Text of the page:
Quintilian, 8.3 (29-31)
“Sallust is assailed by an epigram of no less repute: “Crispus, pickpocket of the words of Ancient Cato / and architect of Jugurtha’s history”. This is a pitifully minor concern—for it is easy for anyone and really poor because the composer will not fit words to facts but will introduce unrelated facts when the words are easier to use.
Neologism, as I said in the first book, is more a custom of the Greeks who are not reluctant to change words for certain sounds and feelings with a liberty little different from when early human beings first gave names to things. Our rare attempts in compounding or deriving new words have rarely been welcomed as sufficient.”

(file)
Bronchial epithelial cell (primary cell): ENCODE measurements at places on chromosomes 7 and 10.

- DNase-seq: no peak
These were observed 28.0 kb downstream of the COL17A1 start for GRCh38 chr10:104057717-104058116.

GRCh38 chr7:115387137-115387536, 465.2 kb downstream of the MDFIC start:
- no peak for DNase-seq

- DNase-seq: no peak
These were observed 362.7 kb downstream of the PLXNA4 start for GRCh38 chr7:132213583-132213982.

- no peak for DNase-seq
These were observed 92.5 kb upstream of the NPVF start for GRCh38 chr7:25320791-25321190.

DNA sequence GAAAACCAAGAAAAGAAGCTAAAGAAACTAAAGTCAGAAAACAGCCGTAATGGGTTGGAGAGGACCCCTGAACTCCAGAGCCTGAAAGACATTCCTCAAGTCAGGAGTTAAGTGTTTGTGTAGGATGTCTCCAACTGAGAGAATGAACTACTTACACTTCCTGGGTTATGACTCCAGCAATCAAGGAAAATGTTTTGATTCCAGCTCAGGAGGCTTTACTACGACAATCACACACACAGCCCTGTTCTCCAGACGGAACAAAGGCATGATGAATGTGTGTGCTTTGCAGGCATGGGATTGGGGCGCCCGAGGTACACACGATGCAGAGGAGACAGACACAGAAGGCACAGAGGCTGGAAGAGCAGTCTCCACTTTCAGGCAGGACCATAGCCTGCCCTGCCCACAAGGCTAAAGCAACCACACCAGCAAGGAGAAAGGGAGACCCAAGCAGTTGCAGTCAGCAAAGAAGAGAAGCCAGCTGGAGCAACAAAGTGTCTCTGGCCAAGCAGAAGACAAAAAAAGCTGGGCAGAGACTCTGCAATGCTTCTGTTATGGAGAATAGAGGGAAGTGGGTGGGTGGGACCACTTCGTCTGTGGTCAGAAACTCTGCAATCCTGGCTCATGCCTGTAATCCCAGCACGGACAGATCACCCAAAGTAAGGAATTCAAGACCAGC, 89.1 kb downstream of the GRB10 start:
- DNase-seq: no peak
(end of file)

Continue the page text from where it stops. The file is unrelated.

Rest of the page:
Nec minus noto Sallustius epigrammate incessitur et verba antiqui multum furate Catonis,: Crispe, Iugurthinae conditor historiae.
Odiosa cura: nam et cuilibet facilis et hoc pessima, quod eius studiosus non verba rebus aptabit, sed res extrinsecus arcesset quibus haec verba conveniant. Fingere, ut primo libro dixi, Graecis magis concessum est, qui sonis etiam quibusdam et adfectibus non dubitaverunt nomina aptare, non alia libertate quam qua illi primi homines rebus appellationes dederunt. Nostri aut in iungendo aut in derivando paulum aliquid ausi vix in hoc satis recipiuntur.